street, Worcester. Mass. ap23-sa-ws-6m
FOR SALE—City Property.
100 feet front; 2 lots, corner Twenty-first
St., for sale by owner. Inquire at ROOM 1,
Wilson block. ma2B-tf
If OK SALE—HI'S!N ESS"p ROPERTV ON SE(T
JP ond st., near Main. Must be sold. Make
oiler. BURBANK, BAKER & ODEA, 114
If OK SAI.E —BI'SI NESS PROPERTY AT A
A 1 great bargain; 27x50 feet; on Second St.,
near Main; must be sold; only $5,500. M. F.
ODEA. 114 S. Broadway. in27-tf
FOR SALE—Country Property.
FOR SALE —PRODUCES AN INCOME.
About 200 acres, \. z mile south of Norwnlk
railroad station. An overflowing and everflow
ing artesian well. Best corn and alfalfa land.
Good for apples, peaches, pears, cherries, grapes,
plums, oranges, lemons, etc. All well fenced.
Must be sold to pay debt. Will be sold to
gether or in parcels. W. G. COWAN, adminis
trator, Rialto, Cal. Inquire of 11. E. ROWLAND,
ion the place, or EDWIN BAXTER, attorney, 7
! and 8 Jones block, Los Angeles. jelO tf
LfOR SALE—BARGAINS IN PIANOS AND
1 organs at 109 E. SECOND ST. je24-lm
Jf OR SALE—A BARGAIN; UPRIGHT PIANO
: in first-class condition, at a low price. Call
forenoons and evenings. 918 COTTAGE
PLACE, near Ninth and I'earl Ms. je2o-7t*
FOR SALE—LIVE STOCK.
FOR SALE—LIVE STOCK. WE HAVE FOR
sale at all times a choice lot of farm and
draft horses, roadsters and brood mares, from 3
years old and upward; also Durham and
Holstein milch cows and heifers; everything
guaranteed to be kind and gentle and good
quality; also beef cattle, pork, hogs, Berkshire
sows anil pigs of all sizes; persons wishing to
purchase anything in that line w ill do well to
inspect our "stock at the Rodeo de Las Aquas
ranch, 8 miles northwest from court house;
take either Pico-street or Seventh-street road
between Los Angeles and Santa Monica, near
the Cahueuga foothiUs. HAMMEL & DENKER,
17 Requena st, j2o-im
SALE —AT A GREAT SACRIFICE,
' very good and fresh cows, some Jersey,
Holstein and Ayrshire, sto 7 gallons. Inquire
of A. GAUTIER, Alameda street, between
Washington and Jefferson. je2o-7t*
IjWR SALE—BROOD SOWS AND A 1 STOCK
1 hogs, at ROBECRANS STOCK FARM, or
address E. R. d'ARTOIs, room 15, Wilson block.
STANDARD BRED TROTTING STALLION.
Btamboul. Jr., No. 10,142, sired by Stam
boul, 2:12.,; dam by Arthurton, 305, sire of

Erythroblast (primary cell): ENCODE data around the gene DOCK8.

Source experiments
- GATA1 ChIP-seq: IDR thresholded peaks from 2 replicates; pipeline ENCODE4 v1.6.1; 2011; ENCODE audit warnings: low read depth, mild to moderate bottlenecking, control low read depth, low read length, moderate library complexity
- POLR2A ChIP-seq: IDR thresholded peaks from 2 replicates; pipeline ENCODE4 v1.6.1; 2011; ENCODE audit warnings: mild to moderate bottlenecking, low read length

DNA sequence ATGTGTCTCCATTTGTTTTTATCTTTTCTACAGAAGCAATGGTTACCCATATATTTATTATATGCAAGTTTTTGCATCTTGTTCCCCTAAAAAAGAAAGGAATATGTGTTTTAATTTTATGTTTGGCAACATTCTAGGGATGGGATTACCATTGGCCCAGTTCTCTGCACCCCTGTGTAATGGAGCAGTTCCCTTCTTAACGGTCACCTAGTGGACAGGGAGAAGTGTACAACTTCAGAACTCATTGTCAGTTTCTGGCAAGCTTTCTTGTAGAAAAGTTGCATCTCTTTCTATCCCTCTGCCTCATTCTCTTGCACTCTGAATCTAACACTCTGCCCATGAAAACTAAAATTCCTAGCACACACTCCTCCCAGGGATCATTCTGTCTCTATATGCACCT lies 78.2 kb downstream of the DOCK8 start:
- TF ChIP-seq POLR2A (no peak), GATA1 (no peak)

Arab. 2:15; will stand for service, season 1890,.
'at Olive Stables, 028 S. Olive street. Terms, $50
eason. T. H. REYNOLDS, Owner. ma2s-lm
I[MJR SALE—A WELL PAYING DAIRY,WITH
1 a good $250 route. Address Y. X., this
ONEY TO LOAN ON SECURITY, WHERE
I can obtain a position as salesman or
manage a business; 25 years' experience in
merchandising. Address J. C. KURTZ. 18 8.
Spring st. jel9-7t*
].fOR SALE — THE BEST PAYING AND
' finest confectionery and ice cream store in
the city. For particulars, address P. 0, Box
If OR SALE—FIRST-CLASS WINERY; EVERY
r thing in good running order. Address A.,
70, this oflice. maSO-lm*
LOST AND FOUND.
DTOLEN—S6O REWARD FROM IN FRONT
C 5 of Henry Fuller Si Co.'s store, on S. Main st.,
a large, dark bay horse, with black mane and
tail; weight about 1,300, right hind foot white
wart on left shoulder; with top buggy painted
black, side bar and 'finikin springs; letters E
& A. on the bridle; return to G. W. BOBBINS,
837 Montreal St. je24-7t*
lOSTI OST—ON BUNDAY MORNING, JUNE 22D,
j a bunch, containing 10 or 15 keys on a
ring; think it was left in a box at the postoffice;
anyone returning the same to THIS OFFICE
will be suitably rewarded. je2s-3t
: T OST — CERTIFICATE OF DEPOSIT, NO.
\j 10,592, issued by the Farmers and Mer
Chants Bank, of I.os Angeles, Cal., en March
27,1890, for $000, to David Hunter. All per
sons are cautioned against negotiating the
same. Los Angeles, Cal,, June 23, 1890.
If STRAY HORSE—CAME TO MY PLACE IN
rj the latter part of May, 1890; about 15
hands high; light bay: hipped on leftsideand
i vented. Owner can have same by proving prop
erty and paving charges. Address NO. 410
HAY ST. jel7-10t«
Hy John O. Bell & Co.
Real Estate and General Auctioneers, Oflice,
224 S, Los Angeles St., in rear of cathedral.
AUCTION SALES MADE IN ANY PART OF
. the counties and state; also by order of
[ courts, administrators, executors, commission
ers, receivers, mortgagees and trustees, faith
fully complying with the prescribed legal forms;
1 money loaned, freights paid on stocks and mer
chandise by carloads; correct appraisements by
' order of court, insurance companies and others;
horses and stock insured. Please give us a call;
we will give you all tlie money you want.
RB. YOUNG, ARCHITECT,
• Rooms 47, 48 and 49, New Wilson block,
First and Spring sts. ml2-12m
CH BROWN, ARCHITECT. OFFICE, BRY
• son-Bonebrake block, 3d floor, rooms 42
and 43. ml4-tf
FOR RENT-SANTA MONICA, OCEAN AYE.,
furnished cottage, 7 rooms, all modern con
veniences, two blocks from depot. Apply ON
PREMISES, or address M. H. KIMBALL.
FOR RENT—HOUSE OF 9 ROOMB, BUN
ker Hill avenue. Call at 133 S. BUNKER
Hill aye. je2o-tf
FOR RENT—HOUSES ALL OVER THE CITY.
C. A. SUMNER & CO.. 7 8. Fort st. mlO-tf